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On campaign trail, Romney ratchets ups God rhetoric
Early in his campaign, Mitt Romney spoke at Liberty University, the largest evangelical Christian university in the world.
September 14th, 2012
03:14 PM ET

On campaign trail, Romney ratchets ups God rhetoric

By Dan Merica, CNN

Washington (CNN) – At campaign events these days, Mitt Romney often says that if he is elected president, he will emphasize the role of God in American society and will not “take God out of the public square.”

That kind of rhetoric is a departure from earlier less God-focused versions of the Republican candidate’s stump speech and his early apprehension with discussing his Mormon faith.

According to Mark DeMoss, Romney’s adviser to the evangelical community, such lines are designed to create a contrast with a Democratic Party that had to fight to get God into its platform at its recent convention.

“I will not take God out of my heart, I will not take God out of the public square, and I will not take it out of the platform of my party,” Romney has been saying in his stump speech since the Democratic platform fight this month.

The former Massachusetts governor used the line at a campaign stop in Mansfield, Ohio, on Monday. In nearly the same breath, he said that “we are nation under God.”

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DeMoss says the new rhetoric is not a departure from anything but is “as much as a response to something that really shocked a lot of people.”

“I think the governor is probably doing two things,” said DeMoss, a senior adviser to the Romney campaign: “reinforcing his own commitment to God and, secondly, showing some contrast.”

Some religious leaders and scholars see Romney's new God talk in a somewhat different light.

The Rev. James Martin, a Jesuit priest and media commentator, said Romney’s line that “I will not take God out of my heart” is a coded way to question to veracity of the President Barack Obama’s Christian faith.

“Critiquing the president for taking God out of the public square when he regularly refers to God and implicitly critiquing him for taking God out of his heart, any way you look at it, is offensive,” Martin said.

In his critique of Romney’s religious rhetoric, Martin cited Matthew 7:1, “Judge not, that you be not judged.”

DeMoss, a Christian PR executive, said questions about the president’s faith should not be read into the speech.

“I take that comment as a reinforced pledge and commitment that God is not going to be stripped from anything if he has anything to say about it, whether it is his heart or the public square or the party platform,” DeMoss said. “I think it would be unreasonable or unfair to suggest that that was a comment on the president.”

Last week, at an event in Virginia Beach, Virginia, Romney pledged to keep God on U.S. currency.

“Our pledge says ‘under God,’”  Romney told thousands of energetic supporters at the Military Aviation Museum in Virginia Beach. “I will not take God out of the name of our platform. I will not take God off our coins. And I will not take God out of my heart.”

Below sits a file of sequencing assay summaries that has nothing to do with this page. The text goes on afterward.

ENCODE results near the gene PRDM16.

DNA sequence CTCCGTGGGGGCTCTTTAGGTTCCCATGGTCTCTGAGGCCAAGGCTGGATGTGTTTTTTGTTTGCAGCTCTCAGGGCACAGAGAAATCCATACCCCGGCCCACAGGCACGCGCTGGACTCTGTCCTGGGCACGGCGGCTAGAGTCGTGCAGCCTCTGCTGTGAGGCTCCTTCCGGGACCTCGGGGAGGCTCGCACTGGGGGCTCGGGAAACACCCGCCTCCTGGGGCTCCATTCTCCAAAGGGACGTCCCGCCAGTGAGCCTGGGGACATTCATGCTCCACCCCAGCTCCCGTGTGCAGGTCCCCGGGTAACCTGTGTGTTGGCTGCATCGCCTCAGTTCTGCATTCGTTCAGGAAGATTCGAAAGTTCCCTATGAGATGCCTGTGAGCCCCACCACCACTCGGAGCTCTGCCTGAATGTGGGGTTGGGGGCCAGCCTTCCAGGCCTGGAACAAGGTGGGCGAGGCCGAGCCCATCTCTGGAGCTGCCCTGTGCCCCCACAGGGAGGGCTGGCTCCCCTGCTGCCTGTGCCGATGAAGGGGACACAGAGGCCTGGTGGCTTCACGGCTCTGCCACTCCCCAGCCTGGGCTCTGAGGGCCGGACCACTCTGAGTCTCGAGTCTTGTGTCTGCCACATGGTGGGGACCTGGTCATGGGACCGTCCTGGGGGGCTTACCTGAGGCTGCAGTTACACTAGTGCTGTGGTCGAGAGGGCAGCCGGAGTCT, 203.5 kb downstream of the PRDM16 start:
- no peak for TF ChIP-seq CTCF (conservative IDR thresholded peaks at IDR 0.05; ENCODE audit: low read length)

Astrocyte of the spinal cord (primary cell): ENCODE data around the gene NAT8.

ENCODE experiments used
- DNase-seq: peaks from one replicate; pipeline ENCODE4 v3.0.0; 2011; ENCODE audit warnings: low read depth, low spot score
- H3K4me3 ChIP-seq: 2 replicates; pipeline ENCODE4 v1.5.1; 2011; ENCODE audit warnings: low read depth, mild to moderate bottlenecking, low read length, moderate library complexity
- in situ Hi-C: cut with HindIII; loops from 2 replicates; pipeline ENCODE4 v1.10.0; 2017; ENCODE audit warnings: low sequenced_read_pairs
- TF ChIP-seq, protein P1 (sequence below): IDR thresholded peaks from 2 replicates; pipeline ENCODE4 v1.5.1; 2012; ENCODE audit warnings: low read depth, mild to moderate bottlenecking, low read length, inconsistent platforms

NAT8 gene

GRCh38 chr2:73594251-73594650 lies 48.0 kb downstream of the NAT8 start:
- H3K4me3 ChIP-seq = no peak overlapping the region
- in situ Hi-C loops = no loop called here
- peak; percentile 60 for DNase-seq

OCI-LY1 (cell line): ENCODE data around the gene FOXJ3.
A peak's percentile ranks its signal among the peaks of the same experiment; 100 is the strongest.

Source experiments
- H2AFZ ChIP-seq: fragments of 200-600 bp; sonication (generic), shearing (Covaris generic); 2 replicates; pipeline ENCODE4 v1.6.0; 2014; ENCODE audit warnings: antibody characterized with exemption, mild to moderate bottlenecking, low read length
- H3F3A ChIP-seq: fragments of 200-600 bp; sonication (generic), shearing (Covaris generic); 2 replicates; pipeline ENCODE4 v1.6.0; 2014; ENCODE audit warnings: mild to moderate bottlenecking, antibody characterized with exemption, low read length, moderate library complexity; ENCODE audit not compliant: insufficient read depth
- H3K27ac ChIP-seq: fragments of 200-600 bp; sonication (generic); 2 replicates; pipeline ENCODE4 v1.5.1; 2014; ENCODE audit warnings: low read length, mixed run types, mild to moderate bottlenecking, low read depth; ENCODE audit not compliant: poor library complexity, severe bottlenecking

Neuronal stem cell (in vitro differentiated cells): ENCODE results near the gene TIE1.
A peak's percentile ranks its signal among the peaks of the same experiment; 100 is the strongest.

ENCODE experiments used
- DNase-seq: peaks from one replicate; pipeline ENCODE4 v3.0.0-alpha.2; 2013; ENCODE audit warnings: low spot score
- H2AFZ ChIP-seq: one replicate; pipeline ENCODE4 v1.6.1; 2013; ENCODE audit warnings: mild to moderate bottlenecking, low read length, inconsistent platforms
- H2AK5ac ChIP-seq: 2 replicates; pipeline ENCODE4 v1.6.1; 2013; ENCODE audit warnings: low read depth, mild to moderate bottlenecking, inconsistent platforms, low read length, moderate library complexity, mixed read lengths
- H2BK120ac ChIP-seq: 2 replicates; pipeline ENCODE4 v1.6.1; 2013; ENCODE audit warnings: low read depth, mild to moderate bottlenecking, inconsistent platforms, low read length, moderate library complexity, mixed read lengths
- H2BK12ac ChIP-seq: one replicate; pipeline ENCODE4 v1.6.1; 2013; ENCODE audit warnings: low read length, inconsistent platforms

On Tuesday, the anniversary of terrorist attacks of September 11, Romney tweeted, "On this most somber day, America is united under God in its quest and freedom at home and across the world."

The increased God rhetoric adds to a campaign that has frequently discussed religious issues, even as Romney says the economy is the most important issue.

From debates over religious liberty – sparked by the Obama administration's "contraception mandate" for health care plans – to abortion rights, the Romney campaign has taken stands on a number of religious issues, attempting to draw a distinction with Obama.

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Jacques Berlinerblau, a Georgetown University professor with an expertise in religion and politics, says he sees the change as a response to a president who is doing better in recent polls.

“When (Republicans) get nervous about a loss, they go into base-whip-up stage,” Berlinerblau said. “They try to energize the base even more.”

He argues that such rhetoric will not appeal to “moderate religious voters” and that it is pushing Romney off his economic message.

“They are totally getting off-script,” Berlinerblau said. “We hear that this election is all about the economy, but now we are talking about religion and faith issues.”

DeMoss says it's possible to emphasize both religious and economic issues.

“I am comfortable with the balance that he has struck about talking about his faith and other people's faith, and I was comfortable with the balance at the Republican convention,” DeMoss said. “It is part of the equation, but it is certainly not the dominant part.”

- CNN’s Rachel Streitfeld contributed to this report.

- Dan Merica

Filed under: 2012 Election • Barack Obama • God • Mitt Romney • Mormonism • Politics

soundoff (3,354 Responses)
  1. End Religion

    The outcome of the election does not depend on nor bear witness to the desires of any god.

    September 14, 2012 at 8:07 pm |
  2. nobikiniatoll

    Even God's gonna have a hard time saving Mitt Romney from himself.

    September 14, 2012 at 8:07 pm |
  3. babooph

    Bishop Romney is "omitting " GODS-he gets to be on the council to choose who will become a God & will be one of them himself,odd he leaves this important honor off his resume of,Governor,businessman & olympic planning success-I guess it is just an "s" he is leaving off...If I were a future God going against a mere mortal,it would be on my resume...unless I were sneaky about it...& hiding it...

    September 14, 2012 at 8:06 pm |
  4. Um...no

    Yet one more reason to NOT vote for Romney. He'll (notice the spelling Romney) will even use God for power.

    September 14, 2012 at 8:05 pm |
  5. Chris Keal

    Vote pandering. Nothing more.

    September 14, 2012 at 8:05 pm |
  6. manhandler1

    He's talking about God so much now because it's gonna take an Act of God for him to win the presidency.